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Kreuzburger and their divine sweet potato fries

Guten Appetit!  : )

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How the German school system works

classroom

The German school system is quite different and curious.

The first level, equivalent to pre-school, is Kindergarten – a famous German word that is also used in English. It is not mandatory in Germany; parents decide whether or not to enroll their children. Then comes Grundschule, the elementary or primary school. It lasts 4 years, usually from ages 6 to 10. Starting from Grundschule on, education is mandatory (and free!) for everyone.

Until that point it is quite similar to other countries. It starts to look different at the end of Grundschule.

When the child is almost finishing Grundschule, around the age of 10, a decision needs to be made: which of the 3 types of school he/she will pursue. This is usually decided by the teachers and advised to the parents, based on the child’s school transcripts.

Now let’s go through the different types of schools: Hauptschule, Realschule and Gymnasium.

Putting euphemisms aside and explaining it in a clear, straightforward way (as the Germans do): the difference between these 3 schools is the level of difficulty and demand on the students.

Hauptschule is the easiest school out of the three, demanding less from the students. Realschule is the one with intermediate level of difficulty and demand. Gymnasium is the hardest one, where the intellectual demand is the highest of the three and the student has to dedicate more time and effort to the studies. At the end of Gymnasium the students take an exam called Abitur (also referred to as Abi), which is somehow similar to the SAT in the U.S. or the Baccalauréat in France. The student who does not have high enough grades to pursue the Gymnasium straight after primary school can still (given that his/her performance improves) attend Realschule first and then Gymnasium, or even take a longer path of Hauptschule, then Realschule and then Gymnasium.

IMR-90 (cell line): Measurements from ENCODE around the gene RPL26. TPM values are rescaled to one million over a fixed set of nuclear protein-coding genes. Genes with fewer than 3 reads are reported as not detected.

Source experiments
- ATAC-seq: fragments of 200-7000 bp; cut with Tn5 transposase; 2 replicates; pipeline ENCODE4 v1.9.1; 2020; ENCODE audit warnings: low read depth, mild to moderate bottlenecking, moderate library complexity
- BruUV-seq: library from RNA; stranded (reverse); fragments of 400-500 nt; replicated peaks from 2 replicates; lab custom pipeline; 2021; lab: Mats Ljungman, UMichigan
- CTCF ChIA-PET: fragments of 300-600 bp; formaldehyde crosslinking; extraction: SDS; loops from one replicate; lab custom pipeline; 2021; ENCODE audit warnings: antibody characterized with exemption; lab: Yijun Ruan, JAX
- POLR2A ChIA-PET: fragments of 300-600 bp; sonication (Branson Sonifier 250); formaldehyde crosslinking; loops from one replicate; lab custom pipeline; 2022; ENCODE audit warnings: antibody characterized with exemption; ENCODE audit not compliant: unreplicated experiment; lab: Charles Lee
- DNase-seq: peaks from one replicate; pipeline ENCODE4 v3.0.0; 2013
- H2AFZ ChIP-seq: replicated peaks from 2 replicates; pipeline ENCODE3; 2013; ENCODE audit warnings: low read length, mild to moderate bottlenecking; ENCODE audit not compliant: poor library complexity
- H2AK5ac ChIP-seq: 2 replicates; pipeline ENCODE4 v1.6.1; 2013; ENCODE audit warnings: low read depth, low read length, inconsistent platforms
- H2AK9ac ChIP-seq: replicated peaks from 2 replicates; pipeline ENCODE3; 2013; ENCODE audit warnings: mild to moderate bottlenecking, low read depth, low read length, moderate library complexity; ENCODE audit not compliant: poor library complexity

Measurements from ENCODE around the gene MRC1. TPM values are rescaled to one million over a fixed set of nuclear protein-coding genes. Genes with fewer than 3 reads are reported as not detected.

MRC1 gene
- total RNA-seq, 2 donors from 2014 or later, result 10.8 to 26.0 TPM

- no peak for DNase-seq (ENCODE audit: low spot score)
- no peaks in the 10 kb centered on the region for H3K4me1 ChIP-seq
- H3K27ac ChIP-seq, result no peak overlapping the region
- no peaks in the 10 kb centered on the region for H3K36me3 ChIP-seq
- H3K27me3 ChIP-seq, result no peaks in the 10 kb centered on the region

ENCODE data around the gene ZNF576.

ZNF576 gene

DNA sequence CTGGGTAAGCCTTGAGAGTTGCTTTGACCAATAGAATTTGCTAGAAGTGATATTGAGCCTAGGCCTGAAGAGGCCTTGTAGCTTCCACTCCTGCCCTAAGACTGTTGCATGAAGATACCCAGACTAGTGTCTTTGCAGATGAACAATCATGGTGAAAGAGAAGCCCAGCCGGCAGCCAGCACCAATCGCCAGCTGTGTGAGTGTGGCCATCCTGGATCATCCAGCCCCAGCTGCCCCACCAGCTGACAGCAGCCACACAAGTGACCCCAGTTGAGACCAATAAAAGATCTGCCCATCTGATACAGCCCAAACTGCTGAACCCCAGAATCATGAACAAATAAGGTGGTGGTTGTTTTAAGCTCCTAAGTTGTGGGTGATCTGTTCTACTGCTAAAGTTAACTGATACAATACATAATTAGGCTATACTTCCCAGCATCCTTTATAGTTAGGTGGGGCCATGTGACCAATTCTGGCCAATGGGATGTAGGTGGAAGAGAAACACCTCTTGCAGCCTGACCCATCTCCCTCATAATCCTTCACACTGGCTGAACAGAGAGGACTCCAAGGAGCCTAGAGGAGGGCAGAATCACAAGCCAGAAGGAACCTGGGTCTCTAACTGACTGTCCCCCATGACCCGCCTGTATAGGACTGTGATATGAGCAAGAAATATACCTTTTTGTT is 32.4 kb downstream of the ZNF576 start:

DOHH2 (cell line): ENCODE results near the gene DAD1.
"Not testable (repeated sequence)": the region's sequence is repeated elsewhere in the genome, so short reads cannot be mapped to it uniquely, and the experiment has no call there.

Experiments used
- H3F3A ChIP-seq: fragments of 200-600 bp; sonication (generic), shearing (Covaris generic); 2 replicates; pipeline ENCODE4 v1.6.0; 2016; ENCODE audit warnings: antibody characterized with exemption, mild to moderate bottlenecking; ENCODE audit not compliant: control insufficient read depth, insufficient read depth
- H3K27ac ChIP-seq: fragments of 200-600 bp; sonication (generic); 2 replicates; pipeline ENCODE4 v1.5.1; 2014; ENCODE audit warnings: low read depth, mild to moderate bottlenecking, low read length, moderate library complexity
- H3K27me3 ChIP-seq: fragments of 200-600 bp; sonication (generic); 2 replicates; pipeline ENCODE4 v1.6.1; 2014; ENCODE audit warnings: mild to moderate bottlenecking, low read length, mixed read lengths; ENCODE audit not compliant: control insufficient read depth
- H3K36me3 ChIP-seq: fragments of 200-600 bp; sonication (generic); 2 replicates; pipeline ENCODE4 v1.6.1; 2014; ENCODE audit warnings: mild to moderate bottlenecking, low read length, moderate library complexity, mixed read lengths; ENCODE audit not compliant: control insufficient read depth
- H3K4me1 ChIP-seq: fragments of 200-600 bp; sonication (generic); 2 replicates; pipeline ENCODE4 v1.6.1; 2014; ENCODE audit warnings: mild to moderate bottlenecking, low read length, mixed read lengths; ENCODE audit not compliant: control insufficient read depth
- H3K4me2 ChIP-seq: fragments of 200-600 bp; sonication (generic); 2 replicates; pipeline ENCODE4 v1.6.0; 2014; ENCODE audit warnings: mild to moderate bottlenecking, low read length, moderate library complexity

But what about those who attended Hauptschule and/or Realschule, without having finished Gymnasium and Abitur? They pursue vocational training, or technical courses.

Something one should know about German society:

In Germany, a university diploma is not a necessary requirement to land a good job with a good salary. That’s because there are hundreds of vocational training courses (Ausbildung), which are schools that prepare people for all the non-academic professions. For example: retailer, mechanic, hair dresser, product designer, dental assistant, among many others. And all professions are relatively well-paid. Of course some get better salaries than others, but the discrepancy is not as big as in my home country Brazil, for example. This results in a society with skilled workers in all areas, of both manual and intellectual labor. Each technical course lasts at least 3 years, and the apprentice has to go through theoretical and practical training and evaluations to be able to practice the profession. While in Brazil it’s very common to hire an electrician, for example, only based on referral, in Germany one can, in theory, trust any professional electrician, as they are all equally well-qualified.